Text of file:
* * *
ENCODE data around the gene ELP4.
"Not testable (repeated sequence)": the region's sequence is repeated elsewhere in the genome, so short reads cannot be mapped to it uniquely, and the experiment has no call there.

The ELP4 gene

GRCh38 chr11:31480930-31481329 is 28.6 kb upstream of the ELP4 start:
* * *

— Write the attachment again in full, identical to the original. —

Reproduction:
ENCODE data around the gene ELP4.
"Not testable (repeated sequence)": the region's sequence is repeated elsewhere in the genome, so short reads cannot be mapped to it uniquely, and the experiment has no call there.

The ELP4 gene

GRCh38 chr11:31480930-31481329 is 28.6 kb upstream of the ELP4 start: